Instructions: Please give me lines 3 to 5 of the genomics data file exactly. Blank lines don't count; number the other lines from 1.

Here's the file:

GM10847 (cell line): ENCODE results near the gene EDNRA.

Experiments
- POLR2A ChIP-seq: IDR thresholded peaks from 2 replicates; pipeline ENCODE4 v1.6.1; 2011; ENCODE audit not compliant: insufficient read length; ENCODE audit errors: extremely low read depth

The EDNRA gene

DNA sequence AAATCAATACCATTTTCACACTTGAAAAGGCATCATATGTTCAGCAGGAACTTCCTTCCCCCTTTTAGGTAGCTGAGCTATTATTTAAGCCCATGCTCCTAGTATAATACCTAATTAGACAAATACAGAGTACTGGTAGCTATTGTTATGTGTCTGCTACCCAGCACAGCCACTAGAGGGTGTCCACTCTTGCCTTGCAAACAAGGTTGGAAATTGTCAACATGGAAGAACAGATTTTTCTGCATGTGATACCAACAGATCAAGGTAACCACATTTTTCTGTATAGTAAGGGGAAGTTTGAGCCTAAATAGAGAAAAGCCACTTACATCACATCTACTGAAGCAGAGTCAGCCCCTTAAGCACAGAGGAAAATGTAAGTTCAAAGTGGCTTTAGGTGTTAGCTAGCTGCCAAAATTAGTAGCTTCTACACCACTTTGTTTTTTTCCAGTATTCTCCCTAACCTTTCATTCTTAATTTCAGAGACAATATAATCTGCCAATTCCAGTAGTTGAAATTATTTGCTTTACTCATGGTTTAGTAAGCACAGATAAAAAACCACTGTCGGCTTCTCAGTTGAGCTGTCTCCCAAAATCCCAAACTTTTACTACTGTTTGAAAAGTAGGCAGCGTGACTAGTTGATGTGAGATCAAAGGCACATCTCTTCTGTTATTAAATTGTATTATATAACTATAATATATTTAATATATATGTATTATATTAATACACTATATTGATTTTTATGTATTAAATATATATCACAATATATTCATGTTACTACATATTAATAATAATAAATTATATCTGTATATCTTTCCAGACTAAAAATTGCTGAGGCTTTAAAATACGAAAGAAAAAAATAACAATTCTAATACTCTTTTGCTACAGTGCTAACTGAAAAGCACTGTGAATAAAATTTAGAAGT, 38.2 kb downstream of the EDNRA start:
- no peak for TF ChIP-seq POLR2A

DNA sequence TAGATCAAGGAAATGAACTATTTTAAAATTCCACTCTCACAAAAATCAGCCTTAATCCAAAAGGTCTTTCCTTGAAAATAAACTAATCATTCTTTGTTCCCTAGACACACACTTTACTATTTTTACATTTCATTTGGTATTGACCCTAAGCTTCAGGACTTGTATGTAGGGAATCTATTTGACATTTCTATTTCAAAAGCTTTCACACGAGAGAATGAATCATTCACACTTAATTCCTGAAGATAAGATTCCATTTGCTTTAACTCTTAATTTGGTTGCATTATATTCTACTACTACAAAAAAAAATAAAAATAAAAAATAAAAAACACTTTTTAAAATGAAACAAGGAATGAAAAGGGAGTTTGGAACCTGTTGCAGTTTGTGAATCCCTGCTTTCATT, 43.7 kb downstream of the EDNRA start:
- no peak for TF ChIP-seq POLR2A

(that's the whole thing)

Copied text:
- POLR2A ChIP-seq: IDR thresholded peaks from 2 replicates; pipeline ENCODE4 v1.6.1; 2011; ENCODE audit not compliant: insufficient read length; ENCODE audit errors: extremely low read depth

The EDNRA gene

DNA sequence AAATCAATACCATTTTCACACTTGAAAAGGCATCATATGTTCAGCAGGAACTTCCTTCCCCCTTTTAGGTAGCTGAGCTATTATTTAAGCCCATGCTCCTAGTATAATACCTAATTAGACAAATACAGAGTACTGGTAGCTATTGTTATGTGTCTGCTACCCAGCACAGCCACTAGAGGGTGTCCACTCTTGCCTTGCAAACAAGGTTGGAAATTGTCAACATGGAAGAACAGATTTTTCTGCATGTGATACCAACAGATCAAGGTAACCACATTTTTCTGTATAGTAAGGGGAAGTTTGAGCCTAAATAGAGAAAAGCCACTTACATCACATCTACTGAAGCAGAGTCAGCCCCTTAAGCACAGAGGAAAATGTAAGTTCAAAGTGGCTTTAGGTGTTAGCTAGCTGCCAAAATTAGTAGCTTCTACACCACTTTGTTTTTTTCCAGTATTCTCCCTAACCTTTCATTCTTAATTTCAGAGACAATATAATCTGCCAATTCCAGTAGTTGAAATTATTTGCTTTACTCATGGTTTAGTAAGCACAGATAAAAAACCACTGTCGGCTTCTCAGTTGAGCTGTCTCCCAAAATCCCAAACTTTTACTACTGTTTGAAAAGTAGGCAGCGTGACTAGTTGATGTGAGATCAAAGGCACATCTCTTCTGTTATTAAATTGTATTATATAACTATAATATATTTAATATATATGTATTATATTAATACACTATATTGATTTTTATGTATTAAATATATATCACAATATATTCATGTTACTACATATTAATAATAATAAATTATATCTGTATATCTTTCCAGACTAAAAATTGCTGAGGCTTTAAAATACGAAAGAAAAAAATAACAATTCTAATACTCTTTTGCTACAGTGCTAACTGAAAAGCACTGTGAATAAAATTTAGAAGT, 38.2 kb downstream of the EDNRA start: